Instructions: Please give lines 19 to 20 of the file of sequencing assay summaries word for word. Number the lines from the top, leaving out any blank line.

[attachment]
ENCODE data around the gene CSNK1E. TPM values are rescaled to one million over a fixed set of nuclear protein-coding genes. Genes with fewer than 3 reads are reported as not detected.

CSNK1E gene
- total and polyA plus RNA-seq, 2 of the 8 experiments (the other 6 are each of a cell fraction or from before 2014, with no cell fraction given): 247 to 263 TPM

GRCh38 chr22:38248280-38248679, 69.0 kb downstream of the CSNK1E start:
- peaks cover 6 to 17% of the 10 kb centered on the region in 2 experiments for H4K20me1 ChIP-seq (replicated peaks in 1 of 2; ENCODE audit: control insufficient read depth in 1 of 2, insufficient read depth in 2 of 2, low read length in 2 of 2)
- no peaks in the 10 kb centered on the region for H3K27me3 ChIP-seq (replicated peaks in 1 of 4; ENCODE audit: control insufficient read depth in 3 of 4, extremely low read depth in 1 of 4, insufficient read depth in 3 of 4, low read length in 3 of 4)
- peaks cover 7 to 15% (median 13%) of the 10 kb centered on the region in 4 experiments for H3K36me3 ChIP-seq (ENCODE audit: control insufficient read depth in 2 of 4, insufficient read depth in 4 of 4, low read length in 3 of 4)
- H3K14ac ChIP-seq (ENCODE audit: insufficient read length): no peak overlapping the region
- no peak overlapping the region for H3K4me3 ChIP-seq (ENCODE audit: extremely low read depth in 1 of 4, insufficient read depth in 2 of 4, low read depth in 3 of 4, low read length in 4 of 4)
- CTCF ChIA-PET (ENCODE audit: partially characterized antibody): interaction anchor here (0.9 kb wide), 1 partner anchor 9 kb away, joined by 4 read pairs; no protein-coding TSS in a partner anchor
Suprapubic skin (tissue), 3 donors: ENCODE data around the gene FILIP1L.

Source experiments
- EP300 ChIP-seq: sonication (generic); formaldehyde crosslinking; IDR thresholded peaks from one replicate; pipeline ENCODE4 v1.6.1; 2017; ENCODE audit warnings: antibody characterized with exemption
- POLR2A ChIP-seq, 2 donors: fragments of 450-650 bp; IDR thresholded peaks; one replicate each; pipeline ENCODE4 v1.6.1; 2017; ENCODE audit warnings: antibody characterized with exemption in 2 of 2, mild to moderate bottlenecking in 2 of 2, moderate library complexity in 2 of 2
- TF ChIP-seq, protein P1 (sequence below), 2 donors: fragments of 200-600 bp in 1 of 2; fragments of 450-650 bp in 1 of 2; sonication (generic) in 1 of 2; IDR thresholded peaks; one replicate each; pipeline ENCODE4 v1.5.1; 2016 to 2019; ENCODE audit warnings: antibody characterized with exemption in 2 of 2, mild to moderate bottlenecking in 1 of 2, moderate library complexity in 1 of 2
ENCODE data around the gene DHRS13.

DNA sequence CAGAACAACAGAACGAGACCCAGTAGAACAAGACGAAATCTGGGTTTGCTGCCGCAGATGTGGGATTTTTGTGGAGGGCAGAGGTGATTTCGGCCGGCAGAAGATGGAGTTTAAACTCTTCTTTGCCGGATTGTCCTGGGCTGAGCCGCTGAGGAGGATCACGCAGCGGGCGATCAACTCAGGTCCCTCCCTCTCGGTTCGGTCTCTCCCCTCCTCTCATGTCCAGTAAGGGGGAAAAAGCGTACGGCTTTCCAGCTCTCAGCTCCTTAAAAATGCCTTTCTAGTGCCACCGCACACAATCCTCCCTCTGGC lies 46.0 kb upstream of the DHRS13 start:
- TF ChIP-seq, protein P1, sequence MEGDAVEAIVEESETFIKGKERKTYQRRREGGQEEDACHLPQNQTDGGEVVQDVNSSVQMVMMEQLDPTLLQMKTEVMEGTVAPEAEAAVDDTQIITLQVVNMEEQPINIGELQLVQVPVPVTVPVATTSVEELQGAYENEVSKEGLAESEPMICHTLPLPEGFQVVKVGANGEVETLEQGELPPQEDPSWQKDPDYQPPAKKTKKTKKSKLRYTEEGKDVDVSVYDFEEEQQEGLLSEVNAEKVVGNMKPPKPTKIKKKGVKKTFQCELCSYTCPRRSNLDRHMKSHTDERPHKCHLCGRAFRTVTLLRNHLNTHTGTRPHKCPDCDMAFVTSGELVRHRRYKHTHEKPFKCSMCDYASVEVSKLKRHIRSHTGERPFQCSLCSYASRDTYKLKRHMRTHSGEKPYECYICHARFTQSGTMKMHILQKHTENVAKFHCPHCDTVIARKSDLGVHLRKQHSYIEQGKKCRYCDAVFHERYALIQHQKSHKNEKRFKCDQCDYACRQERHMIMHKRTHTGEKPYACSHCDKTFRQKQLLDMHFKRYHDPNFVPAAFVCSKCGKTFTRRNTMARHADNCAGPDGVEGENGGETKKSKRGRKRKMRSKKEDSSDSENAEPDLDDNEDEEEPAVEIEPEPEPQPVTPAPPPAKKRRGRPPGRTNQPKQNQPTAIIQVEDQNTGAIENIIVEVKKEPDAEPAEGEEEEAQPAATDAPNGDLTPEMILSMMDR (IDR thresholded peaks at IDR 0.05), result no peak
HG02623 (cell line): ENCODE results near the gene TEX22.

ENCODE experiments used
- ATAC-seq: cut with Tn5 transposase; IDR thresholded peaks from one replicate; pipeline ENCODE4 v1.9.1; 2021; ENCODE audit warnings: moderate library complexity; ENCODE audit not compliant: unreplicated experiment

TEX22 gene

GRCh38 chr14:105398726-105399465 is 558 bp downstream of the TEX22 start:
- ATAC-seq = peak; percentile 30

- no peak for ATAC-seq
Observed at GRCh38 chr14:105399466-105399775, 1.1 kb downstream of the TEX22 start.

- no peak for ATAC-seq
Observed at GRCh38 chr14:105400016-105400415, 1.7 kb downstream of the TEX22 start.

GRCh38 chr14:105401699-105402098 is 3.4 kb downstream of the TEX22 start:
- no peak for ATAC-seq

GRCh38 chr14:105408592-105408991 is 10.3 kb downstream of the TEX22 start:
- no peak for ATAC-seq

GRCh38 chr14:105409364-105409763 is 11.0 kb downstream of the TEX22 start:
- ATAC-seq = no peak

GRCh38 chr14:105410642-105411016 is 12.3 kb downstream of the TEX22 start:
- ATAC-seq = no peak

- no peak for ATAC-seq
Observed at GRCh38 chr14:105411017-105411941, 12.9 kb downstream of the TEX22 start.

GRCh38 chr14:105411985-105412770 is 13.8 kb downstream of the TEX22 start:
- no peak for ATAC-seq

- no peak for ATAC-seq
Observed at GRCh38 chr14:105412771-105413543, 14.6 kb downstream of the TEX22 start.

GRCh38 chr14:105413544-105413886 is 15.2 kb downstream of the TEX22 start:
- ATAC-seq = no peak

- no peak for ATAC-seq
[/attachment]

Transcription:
HG02623 (cell line): ENCODE results near the gene TEX22.

ENCODE experiments used